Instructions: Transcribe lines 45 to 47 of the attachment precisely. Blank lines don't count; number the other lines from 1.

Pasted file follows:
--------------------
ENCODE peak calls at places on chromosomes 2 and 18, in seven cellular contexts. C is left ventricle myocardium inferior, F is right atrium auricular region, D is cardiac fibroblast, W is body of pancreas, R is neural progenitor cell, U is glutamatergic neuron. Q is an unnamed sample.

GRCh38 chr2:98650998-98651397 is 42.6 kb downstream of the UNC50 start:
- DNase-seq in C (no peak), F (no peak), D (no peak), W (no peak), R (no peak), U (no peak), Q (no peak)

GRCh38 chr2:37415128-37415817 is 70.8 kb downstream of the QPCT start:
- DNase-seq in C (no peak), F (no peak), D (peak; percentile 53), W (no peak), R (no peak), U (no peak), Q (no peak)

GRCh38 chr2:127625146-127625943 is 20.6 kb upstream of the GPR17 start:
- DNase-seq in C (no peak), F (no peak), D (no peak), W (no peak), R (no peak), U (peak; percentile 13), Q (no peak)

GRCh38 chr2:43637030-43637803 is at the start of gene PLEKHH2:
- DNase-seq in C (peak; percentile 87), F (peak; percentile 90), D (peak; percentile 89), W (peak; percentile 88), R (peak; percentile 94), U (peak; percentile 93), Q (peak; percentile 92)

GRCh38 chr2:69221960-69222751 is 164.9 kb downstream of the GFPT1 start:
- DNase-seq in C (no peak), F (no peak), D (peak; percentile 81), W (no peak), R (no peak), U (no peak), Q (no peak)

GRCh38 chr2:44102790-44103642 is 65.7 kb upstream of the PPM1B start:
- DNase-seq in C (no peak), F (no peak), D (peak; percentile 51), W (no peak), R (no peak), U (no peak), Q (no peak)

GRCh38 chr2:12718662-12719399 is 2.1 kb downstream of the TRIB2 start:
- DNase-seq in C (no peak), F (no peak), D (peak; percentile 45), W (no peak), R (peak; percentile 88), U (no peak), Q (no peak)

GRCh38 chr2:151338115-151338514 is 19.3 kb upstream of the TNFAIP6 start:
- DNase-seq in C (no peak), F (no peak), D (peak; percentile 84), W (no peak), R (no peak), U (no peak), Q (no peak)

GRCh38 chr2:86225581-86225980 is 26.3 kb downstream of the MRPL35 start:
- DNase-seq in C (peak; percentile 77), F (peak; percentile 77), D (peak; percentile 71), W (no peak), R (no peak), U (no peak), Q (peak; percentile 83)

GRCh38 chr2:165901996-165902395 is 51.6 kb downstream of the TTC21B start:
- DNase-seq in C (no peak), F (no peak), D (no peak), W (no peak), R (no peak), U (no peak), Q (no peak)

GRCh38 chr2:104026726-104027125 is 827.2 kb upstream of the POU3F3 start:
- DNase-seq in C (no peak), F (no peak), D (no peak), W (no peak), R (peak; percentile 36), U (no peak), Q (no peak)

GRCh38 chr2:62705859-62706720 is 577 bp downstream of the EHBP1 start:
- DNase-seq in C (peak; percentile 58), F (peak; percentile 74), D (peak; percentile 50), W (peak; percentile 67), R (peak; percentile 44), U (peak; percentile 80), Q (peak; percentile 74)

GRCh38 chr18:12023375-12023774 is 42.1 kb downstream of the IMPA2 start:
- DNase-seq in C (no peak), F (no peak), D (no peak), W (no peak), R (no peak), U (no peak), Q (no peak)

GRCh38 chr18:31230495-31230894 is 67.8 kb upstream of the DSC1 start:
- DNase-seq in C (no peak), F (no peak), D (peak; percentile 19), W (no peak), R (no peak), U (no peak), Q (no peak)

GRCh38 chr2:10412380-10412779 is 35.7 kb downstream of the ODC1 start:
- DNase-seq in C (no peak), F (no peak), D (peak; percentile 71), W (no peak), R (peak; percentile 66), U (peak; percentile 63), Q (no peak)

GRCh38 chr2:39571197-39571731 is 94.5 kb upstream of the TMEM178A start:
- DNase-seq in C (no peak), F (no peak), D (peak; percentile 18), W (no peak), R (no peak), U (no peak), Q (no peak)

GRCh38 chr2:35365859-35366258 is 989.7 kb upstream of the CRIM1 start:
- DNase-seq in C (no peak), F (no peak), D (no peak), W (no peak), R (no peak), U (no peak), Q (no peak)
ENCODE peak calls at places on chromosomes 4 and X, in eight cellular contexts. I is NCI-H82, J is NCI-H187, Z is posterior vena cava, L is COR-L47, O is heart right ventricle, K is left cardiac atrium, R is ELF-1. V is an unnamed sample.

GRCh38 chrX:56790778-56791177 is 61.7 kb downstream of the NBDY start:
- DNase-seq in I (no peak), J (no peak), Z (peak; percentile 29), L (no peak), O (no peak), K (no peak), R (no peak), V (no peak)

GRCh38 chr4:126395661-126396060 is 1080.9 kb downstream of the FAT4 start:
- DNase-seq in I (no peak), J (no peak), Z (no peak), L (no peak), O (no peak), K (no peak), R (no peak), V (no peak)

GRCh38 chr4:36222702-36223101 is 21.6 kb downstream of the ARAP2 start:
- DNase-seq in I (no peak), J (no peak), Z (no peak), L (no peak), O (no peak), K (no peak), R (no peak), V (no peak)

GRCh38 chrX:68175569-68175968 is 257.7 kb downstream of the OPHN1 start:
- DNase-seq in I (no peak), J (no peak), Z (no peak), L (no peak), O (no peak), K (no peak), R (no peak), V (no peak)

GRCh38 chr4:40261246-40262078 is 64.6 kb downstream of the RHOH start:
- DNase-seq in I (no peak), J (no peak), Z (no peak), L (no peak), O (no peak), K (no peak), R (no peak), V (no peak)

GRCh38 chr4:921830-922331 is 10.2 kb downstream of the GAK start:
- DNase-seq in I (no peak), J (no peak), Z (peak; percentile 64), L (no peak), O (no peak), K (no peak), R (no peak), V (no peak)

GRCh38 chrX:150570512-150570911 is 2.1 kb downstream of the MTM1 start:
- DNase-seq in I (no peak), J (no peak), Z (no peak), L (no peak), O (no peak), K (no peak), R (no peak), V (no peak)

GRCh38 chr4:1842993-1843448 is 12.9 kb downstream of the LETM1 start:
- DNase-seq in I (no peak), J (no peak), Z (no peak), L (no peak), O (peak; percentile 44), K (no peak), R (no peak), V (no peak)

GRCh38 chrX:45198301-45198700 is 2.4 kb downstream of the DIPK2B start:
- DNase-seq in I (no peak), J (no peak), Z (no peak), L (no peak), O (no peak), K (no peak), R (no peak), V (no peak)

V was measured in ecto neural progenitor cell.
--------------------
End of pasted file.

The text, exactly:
GRCh38 chr4:40261246-40262078 is 64.6 kb downstream of the RHOH start:
- DNase-seq in I (no peak), J (no peak), Z (no peak), L (no peak), O (no peak), K (no peak), R (no peak), V (no peak)

GRCh38 chr4:921830-922331 is 10.2 kb downstream of the GAK start: